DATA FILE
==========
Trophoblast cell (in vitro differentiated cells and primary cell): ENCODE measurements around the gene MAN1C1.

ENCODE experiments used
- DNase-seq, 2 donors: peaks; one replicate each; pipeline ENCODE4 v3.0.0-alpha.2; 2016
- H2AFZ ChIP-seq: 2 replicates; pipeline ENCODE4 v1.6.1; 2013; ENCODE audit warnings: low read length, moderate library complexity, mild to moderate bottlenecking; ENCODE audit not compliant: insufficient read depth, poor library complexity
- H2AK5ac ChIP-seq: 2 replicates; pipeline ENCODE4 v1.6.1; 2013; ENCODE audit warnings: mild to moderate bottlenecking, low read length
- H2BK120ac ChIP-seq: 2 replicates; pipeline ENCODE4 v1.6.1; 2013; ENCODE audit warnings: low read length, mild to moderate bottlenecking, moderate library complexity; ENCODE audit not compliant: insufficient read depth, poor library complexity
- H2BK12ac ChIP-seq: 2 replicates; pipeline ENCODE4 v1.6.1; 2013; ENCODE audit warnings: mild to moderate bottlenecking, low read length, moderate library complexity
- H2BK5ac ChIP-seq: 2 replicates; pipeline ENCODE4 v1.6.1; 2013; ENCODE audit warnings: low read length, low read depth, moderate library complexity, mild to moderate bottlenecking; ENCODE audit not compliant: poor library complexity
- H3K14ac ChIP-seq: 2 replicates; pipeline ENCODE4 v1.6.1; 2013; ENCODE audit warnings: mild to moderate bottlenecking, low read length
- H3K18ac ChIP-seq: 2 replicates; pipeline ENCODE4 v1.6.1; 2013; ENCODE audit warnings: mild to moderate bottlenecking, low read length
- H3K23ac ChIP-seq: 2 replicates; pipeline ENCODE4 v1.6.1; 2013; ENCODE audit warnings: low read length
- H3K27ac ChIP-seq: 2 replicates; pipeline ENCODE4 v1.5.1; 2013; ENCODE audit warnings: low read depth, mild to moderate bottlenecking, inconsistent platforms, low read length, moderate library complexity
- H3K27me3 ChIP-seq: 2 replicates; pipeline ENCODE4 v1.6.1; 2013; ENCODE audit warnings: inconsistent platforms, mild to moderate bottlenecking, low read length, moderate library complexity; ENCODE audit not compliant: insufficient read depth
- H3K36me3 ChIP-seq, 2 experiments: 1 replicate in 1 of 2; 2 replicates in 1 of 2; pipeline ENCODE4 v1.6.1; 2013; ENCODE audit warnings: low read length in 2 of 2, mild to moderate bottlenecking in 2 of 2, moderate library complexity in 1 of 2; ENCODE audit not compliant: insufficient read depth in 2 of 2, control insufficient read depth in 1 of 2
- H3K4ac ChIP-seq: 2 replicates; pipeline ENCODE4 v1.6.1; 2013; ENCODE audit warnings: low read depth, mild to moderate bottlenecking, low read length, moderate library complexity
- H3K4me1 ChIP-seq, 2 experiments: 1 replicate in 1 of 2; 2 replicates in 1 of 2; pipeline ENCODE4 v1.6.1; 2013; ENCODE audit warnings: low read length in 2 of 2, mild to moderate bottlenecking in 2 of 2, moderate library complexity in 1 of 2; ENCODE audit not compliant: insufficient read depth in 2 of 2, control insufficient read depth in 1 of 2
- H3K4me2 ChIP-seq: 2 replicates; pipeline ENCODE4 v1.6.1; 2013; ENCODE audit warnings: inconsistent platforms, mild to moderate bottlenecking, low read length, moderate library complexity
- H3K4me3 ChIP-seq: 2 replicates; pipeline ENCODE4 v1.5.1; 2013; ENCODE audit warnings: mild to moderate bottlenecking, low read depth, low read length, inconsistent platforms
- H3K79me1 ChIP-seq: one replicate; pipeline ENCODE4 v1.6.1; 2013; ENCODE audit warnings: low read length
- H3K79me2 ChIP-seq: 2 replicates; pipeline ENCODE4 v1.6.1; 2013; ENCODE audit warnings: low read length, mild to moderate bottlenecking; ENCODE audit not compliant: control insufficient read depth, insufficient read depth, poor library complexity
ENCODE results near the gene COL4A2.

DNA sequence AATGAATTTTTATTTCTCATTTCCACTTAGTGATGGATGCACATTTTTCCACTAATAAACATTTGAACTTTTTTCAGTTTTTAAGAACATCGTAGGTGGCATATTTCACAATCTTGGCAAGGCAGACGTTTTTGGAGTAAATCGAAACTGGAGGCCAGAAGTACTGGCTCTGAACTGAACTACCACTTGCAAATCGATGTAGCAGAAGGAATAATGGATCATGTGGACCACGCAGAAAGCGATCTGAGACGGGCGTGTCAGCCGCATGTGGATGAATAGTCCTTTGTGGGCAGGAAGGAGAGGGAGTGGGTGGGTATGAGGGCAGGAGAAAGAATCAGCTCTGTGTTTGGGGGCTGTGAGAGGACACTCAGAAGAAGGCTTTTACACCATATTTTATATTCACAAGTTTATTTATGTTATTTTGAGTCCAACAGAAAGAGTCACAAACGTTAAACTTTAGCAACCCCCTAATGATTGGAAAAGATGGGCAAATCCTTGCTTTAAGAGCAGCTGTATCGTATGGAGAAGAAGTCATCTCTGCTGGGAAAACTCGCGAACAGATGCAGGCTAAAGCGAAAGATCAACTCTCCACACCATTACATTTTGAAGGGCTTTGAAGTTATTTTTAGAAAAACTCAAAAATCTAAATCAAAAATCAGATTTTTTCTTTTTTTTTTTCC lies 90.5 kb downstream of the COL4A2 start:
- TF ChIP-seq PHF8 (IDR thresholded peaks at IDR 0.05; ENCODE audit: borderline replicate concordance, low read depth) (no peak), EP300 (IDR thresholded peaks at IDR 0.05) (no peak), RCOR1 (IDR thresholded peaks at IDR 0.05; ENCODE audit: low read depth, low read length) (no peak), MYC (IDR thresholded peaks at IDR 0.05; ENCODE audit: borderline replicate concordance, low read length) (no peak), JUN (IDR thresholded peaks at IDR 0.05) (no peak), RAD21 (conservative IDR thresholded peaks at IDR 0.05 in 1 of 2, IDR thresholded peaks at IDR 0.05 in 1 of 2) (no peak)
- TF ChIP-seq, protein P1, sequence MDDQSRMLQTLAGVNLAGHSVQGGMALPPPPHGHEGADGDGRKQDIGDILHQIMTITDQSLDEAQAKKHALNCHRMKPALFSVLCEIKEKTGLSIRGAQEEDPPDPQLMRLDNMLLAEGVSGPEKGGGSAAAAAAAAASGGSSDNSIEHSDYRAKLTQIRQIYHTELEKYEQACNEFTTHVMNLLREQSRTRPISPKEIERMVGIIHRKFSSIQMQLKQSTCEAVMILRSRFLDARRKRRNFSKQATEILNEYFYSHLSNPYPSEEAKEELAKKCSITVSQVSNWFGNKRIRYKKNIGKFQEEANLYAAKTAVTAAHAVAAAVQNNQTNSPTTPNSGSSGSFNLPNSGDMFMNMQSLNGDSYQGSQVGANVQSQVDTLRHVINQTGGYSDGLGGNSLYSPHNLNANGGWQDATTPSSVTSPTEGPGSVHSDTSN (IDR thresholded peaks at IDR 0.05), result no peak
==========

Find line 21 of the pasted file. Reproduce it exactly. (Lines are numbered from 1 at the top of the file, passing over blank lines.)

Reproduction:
ENCODE results near the gene COL4A2.